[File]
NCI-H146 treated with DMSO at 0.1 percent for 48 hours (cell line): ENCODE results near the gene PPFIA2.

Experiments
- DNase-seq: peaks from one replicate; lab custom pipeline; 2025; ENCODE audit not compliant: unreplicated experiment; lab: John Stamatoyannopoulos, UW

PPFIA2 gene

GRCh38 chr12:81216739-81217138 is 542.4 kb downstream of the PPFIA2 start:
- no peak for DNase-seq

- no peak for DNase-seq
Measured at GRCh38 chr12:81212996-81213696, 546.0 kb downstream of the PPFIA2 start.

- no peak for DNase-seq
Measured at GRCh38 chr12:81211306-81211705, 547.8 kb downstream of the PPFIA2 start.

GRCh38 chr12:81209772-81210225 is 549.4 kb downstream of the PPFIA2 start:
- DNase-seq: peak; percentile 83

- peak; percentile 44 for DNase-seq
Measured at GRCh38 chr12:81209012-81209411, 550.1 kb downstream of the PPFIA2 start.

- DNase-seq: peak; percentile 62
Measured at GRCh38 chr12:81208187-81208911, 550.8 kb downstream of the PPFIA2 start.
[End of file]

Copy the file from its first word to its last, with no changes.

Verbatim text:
NCI-H146 treated with DMSO at 0.1 percent for 48 hours (cell line): ENCODE results near the gene PPFIA2.

Experiments
- DNase-seq: peaks from one replicate; lab custom pipeline; 2025; ENCODE audit not compliant: unreplicated experiment; lab: John Stamatoyannopoulos, UW

PPFIA2 gene

GRCh38 chr12:81216739-81217138 is 542.4 kb downstream of the PPFIA2 start:
- no peak for DNase-seq

- no peak for DNase-seq
Measured at GRCh38 chr12:81212996-81213696, 546.0 kb downstream of the PPFIA2 start.

- no peak for DNase-seq
Measured at GRCh38 chr12:81211306-81211705, 547.8 kb downstream of the PPFIA2 start.

GRCh38 chr12:81209772-81210225 is 549.4 kb downstream of the PPFIA2 start:
- DNase-seq: peak; percentile 83

- peak; percentile 44 for DNase-seq
Measured at GRCh38 chr12:81209012-81209411, 550.1 kb downstream of the PPFIA2 start.

- DNase-seq: peak; percentile 62
Measured at GRCh38 chr12:81208187-81208911, 550.8 kb downstream of the PPFIA2 start.